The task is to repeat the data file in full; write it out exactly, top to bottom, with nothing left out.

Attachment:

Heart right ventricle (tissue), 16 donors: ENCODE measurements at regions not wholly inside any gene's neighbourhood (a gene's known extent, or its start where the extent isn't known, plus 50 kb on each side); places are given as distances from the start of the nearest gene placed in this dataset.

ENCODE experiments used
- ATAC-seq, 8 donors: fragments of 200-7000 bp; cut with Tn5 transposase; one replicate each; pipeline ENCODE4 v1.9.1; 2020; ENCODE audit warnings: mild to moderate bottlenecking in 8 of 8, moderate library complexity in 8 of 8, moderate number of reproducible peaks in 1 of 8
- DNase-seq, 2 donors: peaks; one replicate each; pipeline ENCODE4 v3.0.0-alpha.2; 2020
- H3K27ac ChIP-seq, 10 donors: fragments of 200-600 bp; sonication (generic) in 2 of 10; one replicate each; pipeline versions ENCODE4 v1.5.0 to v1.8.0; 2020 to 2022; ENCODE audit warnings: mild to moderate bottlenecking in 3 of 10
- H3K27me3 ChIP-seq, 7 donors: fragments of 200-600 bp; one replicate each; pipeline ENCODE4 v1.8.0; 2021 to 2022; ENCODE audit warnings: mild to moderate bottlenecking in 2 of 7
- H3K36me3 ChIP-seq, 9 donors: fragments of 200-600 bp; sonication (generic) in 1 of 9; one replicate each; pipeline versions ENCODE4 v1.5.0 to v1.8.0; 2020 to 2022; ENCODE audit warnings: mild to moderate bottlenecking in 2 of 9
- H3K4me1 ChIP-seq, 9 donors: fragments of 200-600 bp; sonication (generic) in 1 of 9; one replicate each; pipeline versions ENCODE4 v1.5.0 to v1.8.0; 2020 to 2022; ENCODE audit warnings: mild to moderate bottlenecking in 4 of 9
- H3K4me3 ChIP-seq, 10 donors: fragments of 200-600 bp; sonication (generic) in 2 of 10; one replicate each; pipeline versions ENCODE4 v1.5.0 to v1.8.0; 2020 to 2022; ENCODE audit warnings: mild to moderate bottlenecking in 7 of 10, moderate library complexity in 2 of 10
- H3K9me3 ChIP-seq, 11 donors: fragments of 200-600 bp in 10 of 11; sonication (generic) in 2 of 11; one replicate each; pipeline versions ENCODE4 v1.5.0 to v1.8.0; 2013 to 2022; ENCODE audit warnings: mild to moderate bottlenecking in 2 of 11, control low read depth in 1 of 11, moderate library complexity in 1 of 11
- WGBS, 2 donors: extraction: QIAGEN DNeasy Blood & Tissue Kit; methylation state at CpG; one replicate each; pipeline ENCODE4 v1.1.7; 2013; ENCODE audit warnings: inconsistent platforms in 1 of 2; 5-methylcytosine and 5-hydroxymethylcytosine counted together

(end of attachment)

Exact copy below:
Heart right ventricle (tissue), 16 donors: ENCODE measurements at regions not wholly inside any gene's neighbourhood (a gene's known extent, or its start where the extent isn't known, plus 50 kb on each side); places are given as distances from the start of the nearest gene placed in this dataset.

ENCODE experiments used
- ATAC-seq, 8 donors: fragments of 200-7000 bp; cut with Tn5 transposase; one replicate each; pipeline ENCODE4 v1.9.1; 2020; ENCODE audit warnings: mild to moderate bottlenecking in 8 of 8, moderate library complexity in 8 of 8, moderate number of reproducible peaks in 1 of 8
- DNase-seq, 2 donors: peaks; one replicate each; pipeline ENCODE4 v3.0.0-alpha.2; 2020
- H3K27ac ChIP-seq, 10 donors: fragments of 200-600 bp; sonication (generic) in 2 of 10; one replicate each; pipeline versions ENCODE4 v1.5.0 to v1.8.0; 2020 to 2022; ENCODE audit warnings: mild to moderate bottlenecking in 3 of 10
- H3K27me3 ChIP-seq, 7 donors: fragments of 200-600 bp; one replicate each; pipeline ENCODE4 v1.8.0; 2021 to 2022; ENCODE audit warnings: mild to moderate bottlenecking in 2 of 7
- H3K36me3 ChIP-seq, 9 donors: fragments of 200-600 bp; sonication (generic) in 1 of 9; one replicate each; pipeline versions ENCODE4 v1.5.0 to v1.8.0; 2020 to 2022; ENCODE audit warnings: mild to moderate bottlenecking in 2 of 9
- H3K4me1 ChIP-seq, 9 donors: fragments of 200-600 bp; sonication (generic) in 1 of 9; one replicate each; pipeline versions ENCODE4 v1.5.0 to v1.8.0; 2020 to 2022; ENCODE audit warnings: mild to moderate bottlenecking in 4 of 9
- H3K4me3 ChIP-seq, 10 donors: fragments of 200-600 bp; sonication (generic) in 2 of 10; one replicate each; pipeline versions ENCODE4 v1.5.0 to v1.8.0; 2020 to 2022; ENCODE audit warnings: mild to moderate bottlenecking in 7 of 10, moderate library complexity in 2 of 10
- H3K9me3 ChIP-seq, 11 donors: fragments of 200-600 bp in 10 of 11; sonication (generic) in 2 of 11; one replicate each; pipeline versions ENCODE4 v1.5.0 to v1.8.0; 2013 to 2022; ENCODE audit warnings: mild to moderate bottlenecking in 2 of 11, control low read depth in 1 of 11, moderate library complexity in 1 of 11
- WGBS, 2 donors: extraction: QIAGEN DNeasy Blood & Tissue Kit; methylation state at CpG; one replicate each; pipeline ENCODE4 v1.1.7; 2013; ENCODE audit warnings: inconsistent platforms in 1 of 2; 5-methylcytosine and 5-hydroxymethylcytosine counted together